12 May 2023
Navigating the storm of recent bank defaults
Investors are contending with the highest rate of bank failures since the global financial crisis. We assess the potential risks to financial stability over the next year.
The Southern Ocean is one of the most challenging bodies of water to navigate anywhere in the world because the weather is highly variable and sudden crashing waves catch unseasoned sailors off guard. Investors are experiencing similar conditions in 2023 after a calm start to the year. Monetary policymakers successfully managed to hike interest rates at the most aggressive pace since the 1970s, yet growth remained robust and inflationary pressure was beginning to subside. However, the fast-changing environment has resulted in the largest banking failures since the collapse of Washington Mutual Bank in September 2008. Despite the pressure on the banking system, central bankers have continued tightening monetary policy. Following the collapse of First Republic, the US Federal Reserve (Fed) implemented its tenth consecutive policy rate increase in just over a year. Fed Chair Jerome Powell insisted that the US banking system remained “strong and resilient” but acknowledged that the turmoil would likely weigh on economic growth, potentially justifying a pause in the current hiking cycle.
With the macroeconomic climate in a state of flux, the debt of the banking sector remains highly volatile. Prior to the recent turmoil, bank debt was seen as relatively strong within the corporate markets. In Europe, Common Equity Tier One (CET1) ratios for banks are at approximately 15% of total risk-weighted assets, putting the financial system on a much stronger footing than in 2008. In the US, the stress has been generally contained to the regional banks and the larger banks remain healthy. Despite these signs of health, the yield-to-worst on the Bloomberg European Bank CoCo Index, which shows the yield on subordinated bank debt, has risen from 9.7% at the start of the year to 11.5% as of 9 May 2023. The disconnect between robust fundamentals and the significant sell-off in valuations highlights the nervousness investors have towards the banking system, despite the recent reassurances from monetary policy officials.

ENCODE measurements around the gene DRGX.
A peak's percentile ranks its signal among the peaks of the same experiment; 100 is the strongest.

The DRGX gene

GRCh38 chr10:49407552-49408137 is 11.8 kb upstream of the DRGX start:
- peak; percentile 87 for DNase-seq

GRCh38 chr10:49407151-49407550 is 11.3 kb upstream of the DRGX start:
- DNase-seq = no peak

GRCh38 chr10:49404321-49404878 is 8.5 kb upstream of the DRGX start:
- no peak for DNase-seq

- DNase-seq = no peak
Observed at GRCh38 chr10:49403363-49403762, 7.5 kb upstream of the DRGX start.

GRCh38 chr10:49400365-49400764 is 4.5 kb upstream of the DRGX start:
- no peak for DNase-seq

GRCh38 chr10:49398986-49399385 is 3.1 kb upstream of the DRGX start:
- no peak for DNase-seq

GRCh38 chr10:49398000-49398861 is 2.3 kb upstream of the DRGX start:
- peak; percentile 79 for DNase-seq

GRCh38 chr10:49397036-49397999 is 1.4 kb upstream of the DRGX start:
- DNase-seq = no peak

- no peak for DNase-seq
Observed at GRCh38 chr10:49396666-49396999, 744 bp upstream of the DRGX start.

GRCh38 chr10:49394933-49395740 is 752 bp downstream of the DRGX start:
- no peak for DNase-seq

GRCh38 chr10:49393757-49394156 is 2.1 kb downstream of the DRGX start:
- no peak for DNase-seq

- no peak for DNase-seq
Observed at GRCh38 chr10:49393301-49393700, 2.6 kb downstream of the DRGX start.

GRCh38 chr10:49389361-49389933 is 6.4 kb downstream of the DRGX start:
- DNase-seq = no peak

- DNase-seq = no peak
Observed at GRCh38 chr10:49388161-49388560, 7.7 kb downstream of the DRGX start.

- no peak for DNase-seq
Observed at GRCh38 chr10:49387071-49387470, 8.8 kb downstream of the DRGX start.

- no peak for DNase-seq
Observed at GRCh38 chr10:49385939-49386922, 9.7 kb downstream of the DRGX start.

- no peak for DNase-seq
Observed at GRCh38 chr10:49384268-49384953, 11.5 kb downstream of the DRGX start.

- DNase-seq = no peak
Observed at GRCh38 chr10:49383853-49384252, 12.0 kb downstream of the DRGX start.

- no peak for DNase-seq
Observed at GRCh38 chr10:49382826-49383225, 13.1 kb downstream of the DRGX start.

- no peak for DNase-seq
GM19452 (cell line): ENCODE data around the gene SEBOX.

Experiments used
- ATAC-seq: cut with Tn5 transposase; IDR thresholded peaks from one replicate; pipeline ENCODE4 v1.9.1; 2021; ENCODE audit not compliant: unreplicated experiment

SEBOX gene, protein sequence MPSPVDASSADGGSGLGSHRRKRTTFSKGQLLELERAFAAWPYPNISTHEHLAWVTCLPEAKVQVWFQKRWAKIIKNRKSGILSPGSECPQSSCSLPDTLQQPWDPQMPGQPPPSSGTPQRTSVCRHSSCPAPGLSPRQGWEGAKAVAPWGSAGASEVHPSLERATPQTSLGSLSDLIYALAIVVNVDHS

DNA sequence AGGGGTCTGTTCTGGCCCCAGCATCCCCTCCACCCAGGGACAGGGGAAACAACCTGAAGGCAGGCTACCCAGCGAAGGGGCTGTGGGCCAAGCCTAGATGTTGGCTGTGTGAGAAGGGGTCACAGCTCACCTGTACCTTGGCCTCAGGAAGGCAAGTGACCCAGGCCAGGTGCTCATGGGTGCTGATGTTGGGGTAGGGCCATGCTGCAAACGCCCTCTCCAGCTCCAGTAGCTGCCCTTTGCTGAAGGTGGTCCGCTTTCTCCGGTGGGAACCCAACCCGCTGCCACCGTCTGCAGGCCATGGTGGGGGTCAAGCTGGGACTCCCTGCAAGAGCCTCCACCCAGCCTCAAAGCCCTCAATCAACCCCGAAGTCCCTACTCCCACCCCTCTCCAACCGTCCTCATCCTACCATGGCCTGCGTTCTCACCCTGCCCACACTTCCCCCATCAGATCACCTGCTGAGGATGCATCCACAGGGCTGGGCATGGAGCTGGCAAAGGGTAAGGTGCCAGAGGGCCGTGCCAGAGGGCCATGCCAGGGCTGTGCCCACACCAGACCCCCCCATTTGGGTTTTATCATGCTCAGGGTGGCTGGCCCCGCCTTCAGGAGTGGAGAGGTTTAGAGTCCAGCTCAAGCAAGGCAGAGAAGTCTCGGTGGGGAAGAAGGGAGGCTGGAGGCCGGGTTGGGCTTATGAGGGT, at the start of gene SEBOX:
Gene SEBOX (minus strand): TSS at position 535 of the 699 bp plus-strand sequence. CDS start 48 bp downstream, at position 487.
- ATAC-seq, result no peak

The yield on European Financials has risen sharply vs. European Industrials
Portfolio positioning surveys indicate that investors in both Europe and the US have embraced long-duration fixed income in an attempt to protect their investments in the event of an economic downturn. History would support this positioning, especially if the Fed pauses its rate-hiking cycle in the near future: since 1995, in the 60 days prior to the end of the Fed’s rate hiking cycles, Treasuries have posted sizable excess returns of between 40 and 90 basis points.
What does this mean for fixed income investors?
The turmoil in the banking system will likely bring forward the start of the next recession as waves in the financial system disturb activity in the real economy. This turbulence means that the Fed will likely opt to pause its rate-hiking cycle in the near future. While bank balance sheets remain relatively robust, valuations have sold off significantly in this stormy environment. Investors should continue to seek the safety of longer-duration and high-quality fixed income, particularly considering its historical performance at the end of the Fed’s rate hiking cycles.
About the Bond Bulletin
Each week J.P. Morgan Asset Management's Global Fixed Income, Currency and Commodities group reviews key issues for bond investors through the lens of its common Fundamental, Quantitative Valuation and Technical (FQT) research framework.
Our common research language based on Fundamental, Quantitative Valuation and Technical analysis provides a framework for comparing research across fixed income sectors and allows for the global integration of investment ideas.
include macroeconomic data (such as growth and inflation) as well as corporate health figures (such as default rates, earnings and leverage metrics)
is a measure of the extent to which a sector or security is rich or cheap (on both an absolute basis as well as versus history and relative to other sectors)
are primarily supply and demand dynamics (issuance and flows), as well as investor positioning and momentum